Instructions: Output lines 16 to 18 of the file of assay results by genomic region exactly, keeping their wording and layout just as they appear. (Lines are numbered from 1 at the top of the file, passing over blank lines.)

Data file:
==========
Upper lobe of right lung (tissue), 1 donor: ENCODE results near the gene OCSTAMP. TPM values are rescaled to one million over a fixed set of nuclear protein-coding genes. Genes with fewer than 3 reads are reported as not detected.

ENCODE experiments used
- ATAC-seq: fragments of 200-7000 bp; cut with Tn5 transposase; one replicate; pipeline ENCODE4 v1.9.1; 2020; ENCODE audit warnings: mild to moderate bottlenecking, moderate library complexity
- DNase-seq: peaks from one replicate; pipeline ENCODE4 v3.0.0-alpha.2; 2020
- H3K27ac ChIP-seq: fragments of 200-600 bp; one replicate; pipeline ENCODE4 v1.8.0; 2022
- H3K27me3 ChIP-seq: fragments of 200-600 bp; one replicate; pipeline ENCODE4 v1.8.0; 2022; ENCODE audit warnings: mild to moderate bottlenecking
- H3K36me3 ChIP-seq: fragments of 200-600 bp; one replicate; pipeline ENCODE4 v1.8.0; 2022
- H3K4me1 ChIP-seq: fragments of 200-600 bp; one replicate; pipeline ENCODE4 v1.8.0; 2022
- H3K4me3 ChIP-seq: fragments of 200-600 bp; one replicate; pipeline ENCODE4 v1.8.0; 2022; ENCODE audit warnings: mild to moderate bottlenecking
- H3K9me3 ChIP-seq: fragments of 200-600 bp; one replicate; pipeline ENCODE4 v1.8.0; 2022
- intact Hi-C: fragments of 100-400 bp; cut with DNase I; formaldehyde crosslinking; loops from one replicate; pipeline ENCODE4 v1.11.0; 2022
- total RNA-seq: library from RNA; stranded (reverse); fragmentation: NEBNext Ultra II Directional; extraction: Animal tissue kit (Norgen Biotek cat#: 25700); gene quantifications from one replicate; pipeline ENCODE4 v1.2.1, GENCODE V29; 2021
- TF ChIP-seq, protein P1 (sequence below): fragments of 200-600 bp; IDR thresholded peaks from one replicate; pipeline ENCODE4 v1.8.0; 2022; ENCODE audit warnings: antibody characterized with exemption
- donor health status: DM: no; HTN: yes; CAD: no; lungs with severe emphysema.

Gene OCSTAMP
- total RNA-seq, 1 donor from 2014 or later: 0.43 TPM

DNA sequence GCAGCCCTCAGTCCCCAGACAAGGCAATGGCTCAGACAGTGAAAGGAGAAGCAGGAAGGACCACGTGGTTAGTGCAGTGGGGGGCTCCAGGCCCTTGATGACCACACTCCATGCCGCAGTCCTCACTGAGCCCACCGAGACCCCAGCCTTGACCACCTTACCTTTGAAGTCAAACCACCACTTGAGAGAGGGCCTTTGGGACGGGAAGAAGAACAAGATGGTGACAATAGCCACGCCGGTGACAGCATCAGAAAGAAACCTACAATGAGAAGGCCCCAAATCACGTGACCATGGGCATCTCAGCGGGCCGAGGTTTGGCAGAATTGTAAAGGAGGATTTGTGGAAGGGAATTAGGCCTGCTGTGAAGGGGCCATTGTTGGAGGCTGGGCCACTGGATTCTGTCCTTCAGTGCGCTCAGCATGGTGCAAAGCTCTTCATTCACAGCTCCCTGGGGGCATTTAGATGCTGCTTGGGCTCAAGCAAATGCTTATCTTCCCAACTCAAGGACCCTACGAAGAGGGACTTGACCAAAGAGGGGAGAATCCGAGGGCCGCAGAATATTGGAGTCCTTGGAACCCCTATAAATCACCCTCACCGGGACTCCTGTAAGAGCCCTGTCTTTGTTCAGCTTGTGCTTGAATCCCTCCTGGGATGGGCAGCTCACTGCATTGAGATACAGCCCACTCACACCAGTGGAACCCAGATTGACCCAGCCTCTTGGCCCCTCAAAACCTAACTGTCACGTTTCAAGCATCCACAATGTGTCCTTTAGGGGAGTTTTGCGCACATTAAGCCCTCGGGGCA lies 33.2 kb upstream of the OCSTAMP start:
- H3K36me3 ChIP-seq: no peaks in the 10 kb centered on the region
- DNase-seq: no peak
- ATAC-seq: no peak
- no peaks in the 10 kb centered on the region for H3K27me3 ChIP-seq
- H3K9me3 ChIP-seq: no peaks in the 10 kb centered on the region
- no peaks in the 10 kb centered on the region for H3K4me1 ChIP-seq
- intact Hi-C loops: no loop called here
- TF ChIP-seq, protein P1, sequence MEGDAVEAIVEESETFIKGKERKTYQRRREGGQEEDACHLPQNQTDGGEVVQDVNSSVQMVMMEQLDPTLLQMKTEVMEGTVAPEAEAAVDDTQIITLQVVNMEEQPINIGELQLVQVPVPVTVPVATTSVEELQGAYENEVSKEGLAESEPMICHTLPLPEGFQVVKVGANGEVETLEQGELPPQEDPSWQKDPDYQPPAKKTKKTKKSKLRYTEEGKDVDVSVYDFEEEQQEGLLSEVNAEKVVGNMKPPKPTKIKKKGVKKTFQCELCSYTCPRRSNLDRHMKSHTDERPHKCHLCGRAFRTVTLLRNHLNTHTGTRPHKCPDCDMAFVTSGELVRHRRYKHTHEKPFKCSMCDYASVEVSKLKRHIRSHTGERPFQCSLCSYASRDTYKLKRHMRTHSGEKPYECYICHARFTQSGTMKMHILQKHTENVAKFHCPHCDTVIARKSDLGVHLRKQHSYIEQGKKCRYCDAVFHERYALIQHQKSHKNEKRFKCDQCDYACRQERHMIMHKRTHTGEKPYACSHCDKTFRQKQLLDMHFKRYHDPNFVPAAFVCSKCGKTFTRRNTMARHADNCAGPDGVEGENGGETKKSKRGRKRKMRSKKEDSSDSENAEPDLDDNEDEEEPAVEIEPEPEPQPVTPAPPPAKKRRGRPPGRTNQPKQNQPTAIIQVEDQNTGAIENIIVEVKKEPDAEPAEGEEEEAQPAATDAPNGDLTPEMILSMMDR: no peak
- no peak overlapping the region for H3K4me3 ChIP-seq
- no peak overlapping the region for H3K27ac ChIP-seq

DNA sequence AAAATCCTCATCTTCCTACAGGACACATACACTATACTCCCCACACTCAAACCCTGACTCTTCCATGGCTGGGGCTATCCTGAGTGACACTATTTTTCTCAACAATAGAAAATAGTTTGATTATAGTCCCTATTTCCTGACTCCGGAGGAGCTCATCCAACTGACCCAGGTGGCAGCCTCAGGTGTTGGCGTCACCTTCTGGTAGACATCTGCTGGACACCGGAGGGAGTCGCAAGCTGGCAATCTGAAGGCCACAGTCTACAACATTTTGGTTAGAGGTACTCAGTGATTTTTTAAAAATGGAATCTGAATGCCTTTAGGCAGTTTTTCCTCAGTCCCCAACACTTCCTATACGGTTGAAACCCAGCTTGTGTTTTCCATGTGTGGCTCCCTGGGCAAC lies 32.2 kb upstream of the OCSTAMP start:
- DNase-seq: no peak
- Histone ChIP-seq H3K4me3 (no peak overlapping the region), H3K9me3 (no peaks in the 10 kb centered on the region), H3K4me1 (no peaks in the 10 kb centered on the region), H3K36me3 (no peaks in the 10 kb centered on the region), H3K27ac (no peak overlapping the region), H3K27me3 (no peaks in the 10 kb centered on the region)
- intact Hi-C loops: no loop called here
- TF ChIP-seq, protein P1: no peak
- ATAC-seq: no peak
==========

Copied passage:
- total RNA-seq, 1 donor from 2014 or later: 0.43 TPM

DNA sequence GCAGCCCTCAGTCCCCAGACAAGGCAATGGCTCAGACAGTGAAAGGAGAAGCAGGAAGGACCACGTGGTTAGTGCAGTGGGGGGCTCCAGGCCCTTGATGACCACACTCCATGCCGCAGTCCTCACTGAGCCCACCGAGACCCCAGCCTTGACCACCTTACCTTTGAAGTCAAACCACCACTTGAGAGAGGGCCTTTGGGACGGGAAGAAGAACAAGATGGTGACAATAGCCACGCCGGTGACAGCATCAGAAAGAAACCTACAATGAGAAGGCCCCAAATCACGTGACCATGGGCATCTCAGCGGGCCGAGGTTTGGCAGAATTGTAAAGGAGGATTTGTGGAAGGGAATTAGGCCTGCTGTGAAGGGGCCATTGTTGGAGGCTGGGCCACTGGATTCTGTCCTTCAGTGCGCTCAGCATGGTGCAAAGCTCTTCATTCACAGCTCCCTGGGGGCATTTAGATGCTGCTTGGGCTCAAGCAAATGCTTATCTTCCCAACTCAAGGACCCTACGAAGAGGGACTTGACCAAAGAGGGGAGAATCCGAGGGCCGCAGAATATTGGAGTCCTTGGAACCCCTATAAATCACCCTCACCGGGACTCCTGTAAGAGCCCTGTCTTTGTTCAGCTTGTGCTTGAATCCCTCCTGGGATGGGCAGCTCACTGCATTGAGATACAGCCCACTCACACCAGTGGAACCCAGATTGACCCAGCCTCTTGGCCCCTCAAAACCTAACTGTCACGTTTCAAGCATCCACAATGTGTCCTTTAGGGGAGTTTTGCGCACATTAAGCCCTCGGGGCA lies 33.2 kb upstream of the OCSTAMP start:
- H3K36me3 ChIP-seq: no peaks in the 10 kb centered on the region